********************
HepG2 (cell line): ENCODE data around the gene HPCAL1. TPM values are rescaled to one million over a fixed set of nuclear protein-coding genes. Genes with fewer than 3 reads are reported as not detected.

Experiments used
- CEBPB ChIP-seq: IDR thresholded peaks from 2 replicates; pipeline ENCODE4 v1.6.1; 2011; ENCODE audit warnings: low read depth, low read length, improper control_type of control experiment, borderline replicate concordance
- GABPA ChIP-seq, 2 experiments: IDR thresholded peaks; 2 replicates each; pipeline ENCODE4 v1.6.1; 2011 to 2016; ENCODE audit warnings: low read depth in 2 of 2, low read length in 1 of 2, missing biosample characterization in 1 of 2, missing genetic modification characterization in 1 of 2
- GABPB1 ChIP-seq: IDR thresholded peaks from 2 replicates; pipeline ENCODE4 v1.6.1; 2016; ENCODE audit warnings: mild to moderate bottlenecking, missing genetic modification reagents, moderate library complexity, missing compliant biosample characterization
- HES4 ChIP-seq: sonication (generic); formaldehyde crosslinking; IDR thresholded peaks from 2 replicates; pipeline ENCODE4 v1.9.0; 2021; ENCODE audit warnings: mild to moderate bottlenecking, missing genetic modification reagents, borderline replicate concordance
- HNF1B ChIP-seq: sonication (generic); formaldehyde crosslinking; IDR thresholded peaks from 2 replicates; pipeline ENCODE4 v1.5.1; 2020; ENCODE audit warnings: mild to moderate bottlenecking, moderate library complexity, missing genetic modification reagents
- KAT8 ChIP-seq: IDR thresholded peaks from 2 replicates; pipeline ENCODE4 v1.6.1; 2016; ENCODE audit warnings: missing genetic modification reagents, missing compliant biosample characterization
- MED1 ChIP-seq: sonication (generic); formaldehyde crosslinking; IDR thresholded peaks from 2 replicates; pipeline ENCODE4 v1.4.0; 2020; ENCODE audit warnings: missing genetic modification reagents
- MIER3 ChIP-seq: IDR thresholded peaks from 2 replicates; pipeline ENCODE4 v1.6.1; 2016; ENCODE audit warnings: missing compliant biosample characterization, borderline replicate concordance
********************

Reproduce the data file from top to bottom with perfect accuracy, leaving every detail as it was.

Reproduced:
HepG2 (cell line): ENCODE data around the gene HPCAL1. TPM values are rescaled to one million over a fixed set of nuclear protein-coding genes. Genes with fewer than 3 reads are reported as not detected.

Experiments used
- CEBPB ChIP-seq: IDR thresholded peaks from 2 replicates; pipeline ENCODE4 v1.6.1; 2011; ENCODE audit warnings: low read depth, low read length, improper control_type of control experiment, borderline replicate concordance
- GABPA ChIP-seq, 2 experiments: IDR thresholded peaks; 2 replicates each; pipeline ENCODE4 v1.6.1; 2011 to 2016; ENCODE audit warnings: low read depth in 2 of 2, low read length in 1 of 2, missing biosample characterization in 1 of 2, missing genetic modification characterization in 1 of 2
- GABPB1 ChIP-seq: IDR thresholded peaks from 2 replicates; pipeline ENCODE4 v1.6.1; 2016; ENCODE audit warnings: mild to moderate bottlenecking, missing genetic modification reagents, moderate library complexity, missing compliant biosample characterization
- HES4 ChIP-seq: sonication (generic); formaldehyde crosslinking; IDR thresholded peaks from 2 replicates; pipeline ENCODE4 v1.9.0; 2021; ENCODE audit warnings: mild to moderate bottlenecking, missing genetic modification reagents, borderline replicate concordance
- HNF1B ChIP-seq: sonication (generic); formaldehyde crosslinking; IDR thresholded peaks from 2 replicates; pipeline ENCODE4 v1.5.1; 2020; ENCODE audit warnings: mild to moderate bottlenecking, moderate library complexity, missing genetic modification reagents
- KAT8 ChIP-seq: IDR thresholded peaks from 2 replicates; pipeline ENCODE4 v1.6.1; 2016; ENCODE audit warnings: missing genetic modification reagents, missing compliant biosample characterization
- MED1 ChIP-seq: sonication (generic); formaldehyde crosslinking; IDR thresholded peaks from 2 replicates; pipeline ENCODE4 v1.4.0; 2020; ENCODE audit warnings: missing genetic modification reagents
- MIER3 ChIP-seq: IDR thresholded peaks from 2 replicates; pipeline ENCODE4 v1.6.1; 2016; ENCODE audit warnings: missing compliant biosample characterization, borderline replicate concordance